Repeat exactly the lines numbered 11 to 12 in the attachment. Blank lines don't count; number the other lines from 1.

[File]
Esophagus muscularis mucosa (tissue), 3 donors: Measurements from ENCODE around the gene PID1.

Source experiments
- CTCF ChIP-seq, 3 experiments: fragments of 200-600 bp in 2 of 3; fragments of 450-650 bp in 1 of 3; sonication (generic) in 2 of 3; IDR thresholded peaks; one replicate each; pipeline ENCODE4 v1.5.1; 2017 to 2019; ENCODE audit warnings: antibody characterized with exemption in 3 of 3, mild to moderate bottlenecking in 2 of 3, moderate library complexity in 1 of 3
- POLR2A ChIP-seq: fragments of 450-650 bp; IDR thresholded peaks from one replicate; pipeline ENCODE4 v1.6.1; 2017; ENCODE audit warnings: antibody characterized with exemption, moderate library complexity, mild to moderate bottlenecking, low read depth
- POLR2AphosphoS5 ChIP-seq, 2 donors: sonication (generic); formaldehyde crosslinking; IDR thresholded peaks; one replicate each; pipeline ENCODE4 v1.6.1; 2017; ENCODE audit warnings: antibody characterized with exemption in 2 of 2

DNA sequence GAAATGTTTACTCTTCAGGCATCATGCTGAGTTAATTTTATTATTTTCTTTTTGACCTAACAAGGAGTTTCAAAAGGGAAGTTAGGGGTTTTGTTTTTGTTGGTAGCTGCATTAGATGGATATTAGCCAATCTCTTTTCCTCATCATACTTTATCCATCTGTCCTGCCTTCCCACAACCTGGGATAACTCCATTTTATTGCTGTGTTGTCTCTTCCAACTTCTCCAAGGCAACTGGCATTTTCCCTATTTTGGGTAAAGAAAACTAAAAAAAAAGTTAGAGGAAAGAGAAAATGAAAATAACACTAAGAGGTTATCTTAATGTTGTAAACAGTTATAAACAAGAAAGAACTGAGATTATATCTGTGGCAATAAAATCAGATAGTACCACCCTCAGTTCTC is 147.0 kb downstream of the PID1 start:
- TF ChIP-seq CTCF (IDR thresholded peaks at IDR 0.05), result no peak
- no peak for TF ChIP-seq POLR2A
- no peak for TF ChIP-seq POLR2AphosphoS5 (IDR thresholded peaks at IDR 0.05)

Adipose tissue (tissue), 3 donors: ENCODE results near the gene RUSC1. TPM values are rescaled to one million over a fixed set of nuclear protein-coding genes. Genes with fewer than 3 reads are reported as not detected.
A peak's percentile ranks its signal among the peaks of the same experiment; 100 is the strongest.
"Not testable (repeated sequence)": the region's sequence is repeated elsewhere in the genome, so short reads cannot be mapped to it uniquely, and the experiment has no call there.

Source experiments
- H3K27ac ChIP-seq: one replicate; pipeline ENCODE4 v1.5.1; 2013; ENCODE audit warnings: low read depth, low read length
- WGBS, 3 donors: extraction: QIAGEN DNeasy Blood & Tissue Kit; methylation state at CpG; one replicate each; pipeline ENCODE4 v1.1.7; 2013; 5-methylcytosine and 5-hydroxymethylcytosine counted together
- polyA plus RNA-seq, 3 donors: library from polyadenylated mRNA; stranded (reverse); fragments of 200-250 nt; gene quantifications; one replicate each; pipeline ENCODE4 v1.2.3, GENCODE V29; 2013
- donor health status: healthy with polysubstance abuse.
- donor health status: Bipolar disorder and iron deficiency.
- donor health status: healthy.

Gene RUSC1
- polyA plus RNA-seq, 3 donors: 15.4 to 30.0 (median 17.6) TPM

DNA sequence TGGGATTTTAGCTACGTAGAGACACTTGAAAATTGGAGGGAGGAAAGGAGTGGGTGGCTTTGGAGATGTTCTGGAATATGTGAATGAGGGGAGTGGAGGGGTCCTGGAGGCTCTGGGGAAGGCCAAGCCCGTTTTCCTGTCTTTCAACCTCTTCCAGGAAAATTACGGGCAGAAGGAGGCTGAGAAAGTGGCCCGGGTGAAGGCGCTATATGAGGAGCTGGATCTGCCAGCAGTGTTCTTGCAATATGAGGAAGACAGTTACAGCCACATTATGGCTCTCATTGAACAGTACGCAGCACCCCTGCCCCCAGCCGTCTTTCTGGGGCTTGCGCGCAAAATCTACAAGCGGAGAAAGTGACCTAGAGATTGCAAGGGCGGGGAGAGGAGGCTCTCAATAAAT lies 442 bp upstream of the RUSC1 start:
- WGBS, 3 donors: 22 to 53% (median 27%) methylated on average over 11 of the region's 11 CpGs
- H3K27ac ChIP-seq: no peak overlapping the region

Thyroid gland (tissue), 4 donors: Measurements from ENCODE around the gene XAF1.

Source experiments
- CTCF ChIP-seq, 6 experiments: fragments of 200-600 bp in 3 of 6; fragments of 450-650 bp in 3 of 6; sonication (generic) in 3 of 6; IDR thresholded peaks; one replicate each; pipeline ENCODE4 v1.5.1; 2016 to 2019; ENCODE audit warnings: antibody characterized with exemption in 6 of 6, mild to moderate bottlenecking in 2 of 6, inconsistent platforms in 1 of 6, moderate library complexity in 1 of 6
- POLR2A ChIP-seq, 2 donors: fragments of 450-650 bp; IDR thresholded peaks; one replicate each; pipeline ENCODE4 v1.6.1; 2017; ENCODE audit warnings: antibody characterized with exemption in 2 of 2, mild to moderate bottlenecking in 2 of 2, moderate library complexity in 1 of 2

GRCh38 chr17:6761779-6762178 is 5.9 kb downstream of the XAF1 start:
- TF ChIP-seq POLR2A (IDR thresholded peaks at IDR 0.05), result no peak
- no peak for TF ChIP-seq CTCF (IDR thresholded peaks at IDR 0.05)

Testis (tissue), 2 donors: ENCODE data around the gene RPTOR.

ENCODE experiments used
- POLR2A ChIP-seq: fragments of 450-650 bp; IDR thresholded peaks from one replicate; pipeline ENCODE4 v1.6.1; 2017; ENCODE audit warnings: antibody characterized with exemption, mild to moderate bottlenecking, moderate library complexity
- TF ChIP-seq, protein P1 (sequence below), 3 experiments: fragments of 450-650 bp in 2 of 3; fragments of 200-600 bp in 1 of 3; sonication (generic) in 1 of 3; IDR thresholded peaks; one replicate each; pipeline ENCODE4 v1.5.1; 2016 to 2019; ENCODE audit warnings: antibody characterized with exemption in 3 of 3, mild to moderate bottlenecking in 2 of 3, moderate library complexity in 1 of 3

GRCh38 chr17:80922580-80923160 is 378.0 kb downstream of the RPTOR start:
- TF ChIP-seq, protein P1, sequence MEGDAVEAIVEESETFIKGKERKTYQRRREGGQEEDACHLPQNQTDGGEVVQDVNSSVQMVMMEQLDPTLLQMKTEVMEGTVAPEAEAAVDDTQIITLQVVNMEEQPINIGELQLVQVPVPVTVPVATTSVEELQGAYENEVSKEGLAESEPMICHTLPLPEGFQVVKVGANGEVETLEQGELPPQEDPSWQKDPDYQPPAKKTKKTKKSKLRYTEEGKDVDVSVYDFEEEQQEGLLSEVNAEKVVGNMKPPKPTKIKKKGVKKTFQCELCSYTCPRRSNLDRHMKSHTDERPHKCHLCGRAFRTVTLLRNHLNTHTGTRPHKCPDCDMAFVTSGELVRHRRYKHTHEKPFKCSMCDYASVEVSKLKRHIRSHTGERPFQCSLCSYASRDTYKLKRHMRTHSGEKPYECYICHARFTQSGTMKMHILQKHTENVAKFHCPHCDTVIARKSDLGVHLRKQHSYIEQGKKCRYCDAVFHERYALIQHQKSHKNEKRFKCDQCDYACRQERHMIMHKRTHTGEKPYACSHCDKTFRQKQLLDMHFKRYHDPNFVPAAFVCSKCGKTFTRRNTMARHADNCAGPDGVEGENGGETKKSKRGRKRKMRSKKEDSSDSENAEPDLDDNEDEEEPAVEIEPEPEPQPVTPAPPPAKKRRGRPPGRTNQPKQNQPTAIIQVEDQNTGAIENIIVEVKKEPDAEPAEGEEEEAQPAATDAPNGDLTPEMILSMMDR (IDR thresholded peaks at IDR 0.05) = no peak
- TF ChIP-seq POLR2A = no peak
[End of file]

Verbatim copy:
A peak's percentile ranks its signal among the peaks of the same experiment; 100 is the strongest.
"Not testable (repeated sequence)": the region's sequence is repeated elsewhere in the genome, so short reads cannot be mapped to it uniquely, and the experiment has no call there.